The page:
A gene therapy treatment used in cancer patients is under scrutiny by the U.S. Food and Drug Administration (FDA) after the agency received reports of new blood cancers among treated individuals.
The treatment, CAR-T, was first approved by the FDA in 2017 and is used in the treatment of blood cancers. However, the agency has received “reports of T-cell malignancies”—a group of blood disorders—among some of the patients who received CAR-T treatments, according to a Nov. 28 announcement.
The reported malignancies include lymphoma, a cancer of the lymphatic system which includes lymph nodes, the thymus gland, bone marrow, and the spleen.
“Although the overall benefits of these products continue to outweigh their potential risks for their approved uses, FDA is investigating the identified risk of T cell malignancy with serious outcomes, including hospitalization and death, and is evaluating the need for regulatory action,” the agency said.
In CAR-T treatments, a type of white blood cells called T cells are removed from the blood of a patient. These cells are then genetically engineered to make proteins called chimeric antigen receptors (CAR).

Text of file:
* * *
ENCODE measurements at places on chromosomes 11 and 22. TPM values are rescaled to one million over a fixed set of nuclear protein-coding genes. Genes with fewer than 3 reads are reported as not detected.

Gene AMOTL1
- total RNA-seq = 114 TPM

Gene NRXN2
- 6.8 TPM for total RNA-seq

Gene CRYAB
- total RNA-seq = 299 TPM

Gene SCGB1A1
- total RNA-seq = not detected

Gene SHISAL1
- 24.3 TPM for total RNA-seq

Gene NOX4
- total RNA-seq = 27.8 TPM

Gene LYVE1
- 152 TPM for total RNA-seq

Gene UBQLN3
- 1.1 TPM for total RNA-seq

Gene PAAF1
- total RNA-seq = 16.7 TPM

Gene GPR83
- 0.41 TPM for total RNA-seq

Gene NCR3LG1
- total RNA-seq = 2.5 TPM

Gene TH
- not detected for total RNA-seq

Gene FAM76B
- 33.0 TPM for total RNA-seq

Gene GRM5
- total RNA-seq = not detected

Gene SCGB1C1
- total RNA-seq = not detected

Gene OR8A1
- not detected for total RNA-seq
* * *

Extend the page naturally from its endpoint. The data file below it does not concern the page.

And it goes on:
The receptors allow T cells to attach to cancer cells and kill them. Once the genetic engineering is completed, the modified cells are then infused back into the patient’s blood, The New York Times reported.
The FDA pointed out that “patients and clinical trial participants receiving treatment with these products should be monitored life-long for new malignancies.”
“In the event that a new malignancy occurs following treatment with these products, contact the manufacturer to report the event and obtain instructions on collection of patient samples for testing for the presence of the Chimeric Antigen Receptor (CAR) transgene,” the agency said.
At present, the FDA has approved six CAR-T products:
Kymriah from Novartis
Yescarta from Gilead
Carvykti from J&J and Legend
Breyanzi from Bristol Myers Squibb
Abecma from Bristol Myers Squibb
Tecartus from Gilead
The risk for developing malignancies applies to all six products, the FDA said.
Medical experts did not expect the FDA’s recent announcement.
“In informal emails among many scientists and physicians in the field, we are all surprised by this announcement,” Marcela Maus, a researcher at Mass General Cancer Center, told health outlet STAT.